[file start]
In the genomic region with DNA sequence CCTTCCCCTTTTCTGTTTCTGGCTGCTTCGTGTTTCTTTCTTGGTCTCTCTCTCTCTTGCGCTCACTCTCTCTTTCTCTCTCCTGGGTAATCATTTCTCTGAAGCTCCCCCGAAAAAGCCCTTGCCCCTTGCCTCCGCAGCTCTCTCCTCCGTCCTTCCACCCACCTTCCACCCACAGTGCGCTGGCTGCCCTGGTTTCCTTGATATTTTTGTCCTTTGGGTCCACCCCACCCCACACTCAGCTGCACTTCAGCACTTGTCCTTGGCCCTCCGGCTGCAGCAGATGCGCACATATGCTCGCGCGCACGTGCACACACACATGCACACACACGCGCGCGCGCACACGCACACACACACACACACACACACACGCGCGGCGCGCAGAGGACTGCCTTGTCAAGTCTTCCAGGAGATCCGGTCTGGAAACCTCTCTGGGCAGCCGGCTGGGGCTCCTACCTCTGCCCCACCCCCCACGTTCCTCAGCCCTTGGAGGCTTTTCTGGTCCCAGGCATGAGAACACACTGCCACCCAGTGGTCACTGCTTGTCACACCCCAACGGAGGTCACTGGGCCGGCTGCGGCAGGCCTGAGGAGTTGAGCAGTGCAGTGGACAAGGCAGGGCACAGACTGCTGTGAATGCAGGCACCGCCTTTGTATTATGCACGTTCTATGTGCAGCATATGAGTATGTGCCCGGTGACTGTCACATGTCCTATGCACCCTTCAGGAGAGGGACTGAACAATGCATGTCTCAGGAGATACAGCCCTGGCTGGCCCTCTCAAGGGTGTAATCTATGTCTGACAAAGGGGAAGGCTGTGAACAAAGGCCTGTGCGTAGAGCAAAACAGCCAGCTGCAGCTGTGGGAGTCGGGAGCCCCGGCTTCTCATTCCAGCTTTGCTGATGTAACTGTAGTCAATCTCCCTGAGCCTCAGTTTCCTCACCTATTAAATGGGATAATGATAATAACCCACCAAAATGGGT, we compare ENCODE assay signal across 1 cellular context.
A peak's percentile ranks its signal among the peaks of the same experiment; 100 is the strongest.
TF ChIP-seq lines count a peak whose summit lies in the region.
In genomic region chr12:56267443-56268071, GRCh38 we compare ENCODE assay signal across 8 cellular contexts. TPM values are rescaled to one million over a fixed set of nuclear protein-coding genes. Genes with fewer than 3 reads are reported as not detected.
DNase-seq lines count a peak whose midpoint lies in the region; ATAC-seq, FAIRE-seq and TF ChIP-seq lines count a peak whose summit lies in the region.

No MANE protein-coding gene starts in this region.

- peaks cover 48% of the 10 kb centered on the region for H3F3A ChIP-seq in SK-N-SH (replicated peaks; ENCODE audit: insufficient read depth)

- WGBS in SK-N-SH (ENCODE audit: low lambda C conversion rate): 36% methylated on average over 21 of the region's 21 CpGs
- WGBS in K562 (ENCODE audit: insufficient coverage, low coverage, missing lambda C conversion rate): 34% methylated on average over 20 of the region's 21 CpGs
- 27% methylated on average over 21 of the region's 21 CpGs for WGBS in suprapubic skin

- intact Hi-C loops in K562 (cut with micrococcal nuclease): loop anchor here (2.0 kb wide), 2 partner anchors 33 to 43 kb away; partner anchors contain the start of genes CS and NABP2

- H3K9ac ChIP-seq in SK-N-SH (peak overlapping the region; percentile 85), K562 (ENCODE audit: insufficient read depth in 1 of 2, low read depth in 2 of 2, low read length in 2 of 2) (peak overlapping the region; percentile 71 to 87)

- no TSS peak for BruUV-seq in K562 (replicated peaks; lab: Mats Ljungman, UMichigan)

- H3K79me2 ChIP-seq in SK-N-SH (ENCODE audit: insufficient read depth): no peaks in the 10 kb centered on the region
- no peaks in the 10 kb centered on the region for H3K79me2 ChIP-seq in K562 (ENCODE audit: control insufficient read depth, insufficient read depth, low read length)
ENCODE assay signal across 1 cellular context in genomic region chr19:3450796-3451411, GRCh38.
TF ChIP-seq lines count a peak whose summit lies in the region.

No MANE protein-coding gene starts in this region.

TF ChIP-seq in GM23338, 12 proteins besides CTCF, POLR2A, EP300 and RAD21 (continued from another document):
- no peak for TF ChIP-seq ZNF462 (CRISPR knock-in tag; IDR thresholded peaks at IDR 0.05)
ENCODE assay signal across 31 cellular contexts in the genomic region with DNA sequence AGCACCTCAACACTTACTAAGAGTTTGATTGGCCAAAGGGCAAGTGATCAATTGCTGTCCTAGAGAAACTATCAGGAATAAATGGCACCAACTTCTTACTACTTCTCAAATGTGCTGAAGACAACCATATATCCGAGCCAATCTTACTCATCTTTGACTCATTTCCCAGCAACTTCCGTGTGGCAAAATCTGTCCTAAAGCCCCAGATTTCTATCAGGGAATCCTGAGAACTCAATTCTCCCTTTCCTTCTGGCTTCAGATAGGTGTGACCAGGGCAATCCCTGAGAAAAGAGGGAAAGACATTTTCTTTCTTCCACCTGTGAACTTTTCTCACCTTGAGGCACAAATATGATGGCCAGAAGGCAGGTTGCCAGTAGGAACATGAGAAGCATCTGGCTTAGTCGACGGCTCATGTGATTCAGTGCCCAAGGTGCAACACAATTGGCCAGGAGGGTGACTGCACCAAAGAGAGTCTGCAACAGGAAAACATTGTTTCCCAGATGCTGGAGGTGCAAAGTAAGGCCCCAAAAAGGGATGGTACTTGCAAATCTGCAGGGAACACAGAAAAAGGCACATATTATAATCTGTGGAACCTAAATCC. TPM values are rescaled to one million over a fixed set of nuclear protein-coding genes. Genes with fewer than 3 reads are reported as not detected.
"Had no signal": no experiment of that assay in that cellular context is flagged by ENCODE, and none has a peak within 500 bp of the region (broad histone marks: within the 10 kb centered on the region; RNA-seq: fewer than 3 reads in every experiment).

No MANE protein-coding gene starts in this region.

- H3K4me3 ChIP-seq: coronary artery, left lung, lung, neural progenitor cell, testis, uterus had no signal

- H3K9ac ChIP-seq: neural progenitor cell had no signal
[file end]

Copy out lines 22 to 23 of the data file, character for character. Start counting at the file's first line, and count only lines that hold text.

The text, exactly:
"Had no signal": no experiment of that assay in that cellular context is flagged by ENCODE, and none has a peak within 500 bp of the region (broad histone marks: within the 10 kb centered on the region; RNA-seq: fewer than 3 reads in every experiment).

No MANE protein-coding gene starts in this region.